Permission to Buzz the Airport?

If you’ve watched Top Gun remember that Maverick, after asking the tower for a low pass which is denied, does it anyway resulting in some spilled coffee and a lecture.  The question came up the other day regarding the legality of low passes. It’s not as straight forward as you might think and if you do it in the wrong time and place there could be an enforcement action.

The minimum altitude regulation specifies (generally) maintaining at least 1,000 feet above a person, place or thing unless the intention is to land. Clearly, a pass at high speed and/or with the landing gear up is evidence that landing wasn’t really a serious consideration.

If the airport has an operating control tower then approval is available from the tower as  in “cleared for the option” or for a low approach. At non-towered airports there is no such approval mechanism. But wait, people fly over the runway all the time. It seems to depend on context. If you’re somewhere close to landing speed in a fixed gear aircraft or the gear is down and decide to go around due to a squirrel on the runway, that’s pilot prerogative.

But if the pass is made 40 knots faster than landing speed, diving at the end of the runway followed by a steep pull up it may be a little harder to convince the inspector that you really intended to land.

John Yodice addressed this in a 2008 article, Pilot Counsel: What is a “congested area”?

It involves a Gulfstream II and the aircraft is not configured for landing. The question is do you feel lucky and are you willing to bet a suspension (never mind the occasional accident that occurs as a result of steep pull ups at the end of the pass)?  I am told you can get a waiver from FAA if this is something that you feel compelled to do – That’s a discussion to have with the FSDO.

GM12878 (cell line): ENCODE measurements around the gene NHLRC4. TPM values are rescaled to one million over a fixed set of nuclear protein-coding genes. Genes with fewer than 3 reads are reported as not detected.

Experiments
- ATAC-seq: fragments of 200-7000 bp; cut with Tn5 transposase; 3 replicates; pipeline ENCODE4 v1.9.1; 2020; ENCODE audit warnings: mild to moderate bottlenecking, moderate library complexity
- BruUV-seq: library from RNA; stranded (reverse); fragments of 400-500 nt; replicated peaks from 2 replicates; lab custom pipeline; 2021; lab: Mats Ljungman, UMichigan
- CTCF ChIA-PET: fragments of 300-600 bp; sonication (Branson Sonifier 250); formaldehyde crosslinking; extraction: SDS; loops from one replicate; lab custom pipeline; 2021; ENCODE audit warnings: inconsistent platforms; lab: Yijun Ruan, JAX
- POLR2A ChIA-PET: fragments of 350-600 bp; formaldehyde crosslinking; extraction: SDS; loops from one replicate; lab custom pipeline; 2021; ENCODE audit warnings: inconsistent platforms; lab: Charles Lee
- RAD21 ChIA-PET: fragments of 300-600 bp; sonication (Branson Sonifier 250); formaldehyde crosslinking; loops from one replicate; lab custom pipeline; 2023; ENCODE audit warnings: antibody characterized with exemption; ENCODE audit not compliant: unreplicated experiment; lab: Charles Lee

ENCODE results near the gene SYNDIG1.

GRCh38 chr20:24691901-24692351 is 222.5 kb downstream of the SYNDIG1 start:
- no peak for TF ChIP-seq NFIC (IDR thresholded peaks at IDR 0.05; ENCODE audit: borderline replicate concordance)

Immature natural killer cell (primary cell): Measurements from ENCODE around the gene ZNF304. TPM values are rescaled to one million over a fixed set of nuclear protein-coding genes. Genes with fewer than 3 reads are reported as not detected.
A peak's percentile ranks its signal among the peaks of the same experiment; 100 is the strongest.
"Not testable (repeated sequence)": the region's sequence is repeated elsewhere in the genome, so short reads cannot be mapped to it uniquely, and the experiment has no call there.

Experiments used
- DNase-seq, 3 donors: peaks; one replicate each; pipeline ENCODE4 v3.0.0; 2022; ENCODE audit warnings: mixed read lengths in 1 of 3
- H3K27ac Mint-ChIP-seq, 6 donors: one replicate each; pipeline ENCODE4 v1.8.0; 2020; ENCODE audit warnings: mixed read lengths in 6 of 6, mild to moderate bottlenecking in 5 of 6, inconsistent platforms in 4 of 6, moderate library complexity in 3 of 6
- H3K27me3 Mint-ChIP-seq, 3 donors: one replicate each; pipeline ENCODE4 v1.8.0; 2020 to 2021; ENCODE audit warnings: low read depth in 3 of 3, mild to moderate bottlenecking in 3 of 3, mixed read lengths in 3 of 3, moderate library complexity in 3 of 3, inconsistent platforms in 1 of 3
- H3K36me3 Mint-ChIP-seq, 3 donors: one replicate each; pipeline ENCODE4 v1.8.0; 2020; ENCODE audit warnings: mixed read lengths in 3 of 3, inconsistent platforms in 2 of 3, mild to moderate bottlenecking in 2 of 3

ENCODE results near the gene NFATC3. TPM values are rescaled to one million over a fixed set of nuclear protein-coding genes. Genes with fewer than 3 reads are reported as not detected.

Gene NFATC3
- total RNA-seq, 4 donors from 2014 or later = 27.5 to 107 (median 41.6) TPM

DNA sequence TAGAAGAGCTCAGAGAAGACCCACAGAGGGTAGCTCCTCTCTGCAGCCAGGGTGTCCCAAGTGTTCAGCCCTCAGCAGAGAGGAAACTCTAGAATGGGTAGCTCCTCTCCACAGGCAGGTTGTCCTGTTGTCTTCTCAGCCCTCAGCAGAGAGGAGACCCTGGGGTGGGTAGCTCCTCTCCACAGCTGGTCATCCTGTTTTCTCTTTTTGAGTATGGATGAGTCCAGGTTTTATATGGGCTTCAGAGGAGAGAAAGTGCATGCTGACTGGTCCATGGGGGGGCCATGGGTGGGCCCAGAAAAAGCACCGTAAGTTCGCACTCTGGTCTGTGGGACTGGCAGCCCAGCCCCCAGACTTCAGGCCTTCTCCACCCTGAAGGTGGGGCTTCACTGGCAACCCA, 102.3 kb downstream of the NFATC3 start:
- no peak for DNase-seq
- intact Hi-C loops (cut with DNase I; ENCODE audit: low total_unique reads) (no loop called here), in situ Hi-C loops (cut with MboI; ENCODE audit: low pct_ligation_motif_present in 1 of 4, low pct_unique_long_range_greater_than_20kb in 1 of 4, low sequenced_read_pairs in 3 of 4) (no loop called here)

1. There’s an additional consideration–steep pullups and banks that follow many low passes may violate 91.303, which defines “aerobatic flight” as:

    “…an intentional maneuver involving an abrupt change in an aircraft’s attitude, an abnormal attitude, or abnormal acceleration, not necessary for normal flight.”

    Note there’s no mention of specific pitch or bank angles (those numbers are in the rule about wearing parachutes, 91.307).

    So even if you can persuade the friendly FSDO inspector that you really intended to land, that showoff climb and bank may still get you in trouble.

  2. I’d write it off as a training maneuver.
    Have you ever been asked to maintain best forward speed during an approach, so they don’t have to resequence a heavy behind you?
    Ever see an AG sprayer flying a field?
    Makes sense for me to train so you know what you and your plane can do safely and act accordingly.
    Makes sense to practice over a runway where you know there’s no wires/towers/obstacles.
    Personally – communicate intentions, stay within load/gforce limits, 30 pitch 60 bank, watch for accelerated stalls and keep an eye on airspeed on the way back up, remember safety and have fun 🙂

  3. Back before the Clinton Administration, when the dual mission of the FAA was to promote and regulate, the regs were mostly about safety. Anymore, the regs are all about scoring political points at the expense of mostly hapless pilots. The FAA/NTSB has become like the TSA, whose motto is: Intimidate, Dominate, Control.

    Is it any wonder so many pilots have called it quits?

  4. Being a helicopter pilot, I’m not that worried about a stall in the rapid pull up. It seems to me that at an uncontrolled airport, use common sense, announce your attentions and see and avoid.

    As far as enforcement actions, my experience has been there is no FAA standard. You are at the mercy of opinion of the FSDO inspector and thats just a fact of life.

  5. The “buzz job” advocates always seem to concentrate on the legality and FAA angles but ignore what can be termed the social aspects. I prefer to believe this is because it simply does not cross their mnds, because I would hate to think a member of our elite fraternity simply doesn’t give a d%&# about their effect on others.